…if 64% of us will abandon them within one month of making them? Over the years I have repeatedly vowed to get fitter and lose weight and I’m still only seven pounds lighter than I’ve ever been. Admittedly, post menopause it’s fighting hormones (or lack of them) and the lowering of metabolism, but that doesn’t mean I should give up completely, does it?
My professional career was governed by goals, so much so I sweat and my pulse rises if I think I’m going to miss a deadline. There aren’t huge consequences if what I’m working on is delayed now, but I still feel agitated with anxiety. Not that I’ll give up.
I’ve made resolutions again this year in different areas of my life, including wanting to publish two books this year.
At New Year’s Eve we took stock of the last twelve months. This is probably the most useful part of the process, to reflect on what we’re grateful for and acknowledging the losses or disappointments.
For me the highlights were seeing my daughter graduate and having my debut novel, Warm Pearls and Paper Cranes, being given a Golden Crown Literary Society (Goldie) award. They were special particularly as my daughter struggles with her mental health and I was delighted she completed her degree despite that. For Warm Pearls I had no expectations that a dual timeline historical romance would be received as well as it was, as I was writing what I wanted to read and I’m so glad that others seemed to share that.
The Sapphic fiction books that left me thinking and therefore I enjoyed the most in 2022 were, in no particular order:
Don’t Tell Me Who To Love by Emma Nichols. I love the sensuousness of Emma’s writing and her descriptions of Granada were delicious. I could almost imagine myself looking out towards the Alhambra and feel the claustrophobia of family expectations.
Zamira Saliev by Valden Bush. Valden has a real talent for writing a gripping adventure story and expertly wove in a sweet romance between two unlikely characters.
Dead Letters from Paradise by Ann McMan. It would come under the title of mystery, but I love that Ann is a master at writing about dark subjects with humour and compassion.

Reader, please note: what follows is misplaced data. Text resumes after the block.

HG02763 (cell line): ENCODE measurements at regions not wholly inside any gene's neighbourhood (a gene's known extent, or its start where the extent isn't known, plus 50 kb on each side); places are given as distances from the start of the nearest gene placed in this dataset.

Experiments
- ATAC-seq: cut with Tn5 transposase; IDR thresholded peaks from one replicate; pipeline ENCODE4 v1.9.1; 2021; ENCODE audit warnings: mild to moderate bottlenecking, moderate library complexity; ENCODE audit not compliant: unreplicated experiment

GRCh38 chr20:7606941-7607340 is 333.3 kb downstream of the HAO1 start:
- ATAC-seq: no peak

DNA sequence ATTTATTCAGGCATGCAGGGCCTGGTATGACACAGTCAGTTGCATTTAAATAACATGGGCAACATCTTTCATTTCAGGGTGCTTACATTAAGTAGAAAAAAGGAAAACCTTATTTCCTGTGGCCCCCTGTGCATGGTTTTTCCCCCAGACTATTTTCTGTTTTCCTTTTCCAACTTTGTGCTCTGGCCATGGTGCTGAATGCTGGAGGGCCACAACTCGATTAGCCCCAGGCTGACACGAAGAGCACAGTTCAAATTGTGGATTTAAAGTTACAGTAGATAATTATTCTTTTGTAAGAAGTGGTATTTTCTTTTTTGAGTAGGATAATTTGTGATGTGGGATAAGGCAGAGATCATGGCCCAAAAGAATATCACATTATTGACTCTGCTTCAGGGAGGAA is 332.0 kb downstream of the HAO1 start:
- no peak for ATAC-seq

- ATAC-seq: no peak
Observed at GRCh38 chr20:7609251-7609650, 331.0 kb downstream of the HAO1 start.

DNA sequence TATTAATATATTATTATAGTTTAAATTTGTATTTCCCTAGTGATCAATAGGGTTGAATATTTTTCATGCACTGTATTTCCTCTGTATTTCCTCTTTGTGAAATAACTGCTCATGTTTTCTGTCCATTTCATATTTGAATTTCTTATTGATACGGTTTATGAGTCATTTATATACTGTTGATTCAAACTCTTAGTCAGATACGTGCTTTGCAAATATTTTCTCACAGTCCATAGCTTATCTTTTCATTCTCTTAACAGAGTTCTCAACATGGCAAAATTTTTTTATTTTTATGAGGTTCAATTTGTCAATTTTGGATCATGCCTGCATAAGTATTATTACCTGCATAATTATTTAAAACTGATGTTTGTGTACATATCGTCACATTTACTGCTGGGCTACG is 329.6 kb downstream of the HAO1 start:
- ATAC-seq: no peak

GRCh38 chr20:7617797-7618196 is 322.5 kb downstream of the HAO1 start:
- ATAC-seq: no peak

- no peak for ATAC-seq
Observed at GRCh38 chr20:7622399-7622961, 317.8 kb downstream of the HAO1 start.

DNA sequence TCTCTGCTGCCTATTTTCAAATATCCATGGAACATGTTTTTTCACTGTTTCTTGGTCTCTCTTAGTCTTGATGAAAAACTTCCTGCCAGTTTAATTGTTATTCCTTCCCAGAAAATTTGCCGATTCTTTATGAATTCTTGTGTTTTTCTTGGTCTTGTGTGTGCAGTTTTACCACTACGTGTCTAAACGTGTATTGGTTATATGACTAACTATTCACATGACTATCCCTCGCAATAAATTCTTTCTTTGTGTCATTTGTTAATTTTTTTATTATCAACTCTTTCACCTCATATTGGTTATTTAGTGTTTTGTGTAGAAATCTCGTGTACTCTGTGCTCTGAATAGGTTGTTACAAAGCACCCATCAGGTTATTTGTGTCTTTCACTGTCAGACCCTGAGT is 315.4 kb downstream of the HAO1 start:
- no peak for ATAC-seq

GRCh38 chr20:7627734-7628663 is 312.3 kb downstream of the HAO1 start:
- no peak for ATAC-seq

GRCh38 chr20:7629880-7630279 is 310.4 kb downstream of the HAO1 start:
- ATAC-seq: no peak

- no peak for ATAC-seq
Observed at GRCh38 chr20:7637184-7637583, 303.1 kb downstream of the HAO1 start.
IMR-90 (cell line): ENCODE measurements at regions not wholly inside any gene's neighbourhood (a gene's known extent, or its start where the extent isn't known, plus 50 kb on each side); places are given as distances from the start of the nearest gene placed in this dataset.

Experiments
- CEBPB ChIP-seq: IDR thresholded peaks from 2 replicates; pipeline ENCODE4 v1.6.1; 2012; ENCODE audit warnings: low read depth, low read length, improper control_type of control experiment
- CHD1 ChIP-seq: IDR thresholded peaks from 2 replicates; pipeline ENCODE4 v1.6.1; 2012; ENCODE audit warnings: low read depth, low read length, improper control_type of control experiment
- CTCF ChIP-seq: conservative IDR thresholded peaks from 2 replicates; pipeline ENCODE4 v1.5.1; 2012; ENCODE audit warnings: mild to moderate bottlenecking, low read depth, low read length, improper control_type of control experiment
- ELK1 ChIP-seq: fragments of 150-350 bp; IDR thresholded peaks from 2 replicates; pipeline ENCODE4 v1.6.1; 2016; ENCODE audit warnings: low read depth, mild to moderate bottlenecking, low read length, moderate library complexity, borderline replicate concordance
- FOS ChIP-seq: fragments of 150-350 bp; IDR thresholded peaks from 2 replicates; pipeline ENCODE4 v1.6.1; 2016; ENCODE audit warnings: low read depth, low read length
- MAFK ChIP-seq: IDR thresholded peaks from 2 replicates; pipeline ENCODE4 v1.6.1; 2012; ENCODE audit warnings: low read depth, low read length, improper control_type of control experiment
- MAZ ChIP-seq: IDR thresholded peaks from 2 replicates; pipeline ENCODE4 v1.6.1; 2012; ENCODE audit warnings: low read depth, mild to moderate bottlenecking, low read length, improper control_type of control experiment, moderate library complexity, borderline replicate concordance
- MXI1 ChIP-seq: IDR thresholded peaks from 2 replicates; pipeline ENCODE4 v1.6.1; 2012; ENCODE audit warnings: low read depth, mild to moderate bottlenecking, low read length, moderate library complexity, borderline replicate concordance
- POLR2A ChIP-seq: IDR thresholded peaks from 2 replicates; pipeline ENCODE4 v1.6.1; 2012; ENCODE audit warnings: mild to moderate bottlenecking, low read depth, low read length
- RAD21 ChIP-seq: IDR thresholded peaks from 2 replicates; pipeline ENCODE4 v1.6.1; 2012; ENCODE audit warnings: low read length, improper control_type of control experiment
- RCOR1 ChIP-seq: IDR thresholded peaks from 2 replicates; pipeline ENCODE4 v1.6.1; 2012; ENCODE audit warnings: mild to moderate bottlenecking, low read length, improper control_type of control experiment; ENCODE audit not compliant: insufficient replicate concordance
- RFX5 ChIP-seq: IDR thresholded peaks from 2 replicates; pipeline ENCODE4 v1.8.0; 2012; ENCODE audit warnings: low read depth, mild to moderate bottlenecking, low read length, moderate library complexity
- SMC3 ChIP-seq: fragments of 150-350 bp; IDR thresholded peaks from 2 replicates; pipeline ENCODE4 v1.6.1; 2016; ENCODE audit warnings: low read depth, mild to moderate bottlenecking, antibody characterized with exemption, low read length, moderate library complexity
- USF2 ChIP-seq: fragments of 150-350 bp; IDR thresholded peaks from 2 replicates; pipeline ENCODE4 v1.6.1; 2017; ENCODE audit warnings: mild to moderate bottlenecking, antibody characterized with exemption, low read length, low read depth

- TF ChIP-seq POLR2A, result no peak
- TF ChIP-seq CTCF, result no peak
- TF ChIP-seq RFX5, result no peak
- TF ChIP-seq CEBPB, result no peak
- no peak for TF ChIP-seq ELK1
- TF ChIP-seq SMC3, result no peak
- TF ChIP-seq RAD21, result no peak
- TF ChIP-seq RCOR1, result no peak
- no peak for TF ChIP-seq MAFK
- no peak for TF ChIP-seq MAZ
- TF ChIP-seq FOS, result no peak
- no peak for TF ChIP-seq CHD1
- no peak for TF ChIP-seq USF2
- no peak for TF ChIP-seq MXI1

Curious Wine by Katherine V Forrest. This was a reread this year, as two people I interviewed for my newsletter both said it was one of their favourite books. Despite being written in the early 80s, it still holds up and the characters are as fresh as ever and her writing is beautiful.
No Strings by Lucy Bexley. This is laugh out loud at times, and again I loved the comments about difficult subjects.
The Caphenon by Fletcher Delancey. This was a re-read and one of my comfort reads. Honestly wouldn’t it be fabulous to live in a place with a strong compassionate female leader who puts the good of the country before her own personal needs?
And my favourite audiobooks were:
A Whisper of Solace by Milena McKay. I resisted this for a while as I assumed it was all hype, and honestly did the world really need another Hollywood Ice Queen? I’m so glad I did as Milena shreds the typical tropes and grabs us by the throat with the emotional journey.
If I Don’t Ask by E.J.Noyes. Okay, I’m a sucker for Abby Craden voicing Rebecca Keane. Who cares if we know the story, it was interesting to get a different perspective and more back story, this was cat nip.
Sharing New Year’s Eve with friends, I loved exploring their hopes for the next year and relished the opportunity to have an in-depth conversation about their goals, desires and what makes them tick. It was also great to play with The Princess and try and distract her from the sounds of exploding fireworks.
Have a healthy and prosperous 2023 and thank you for reading and supporting my writing.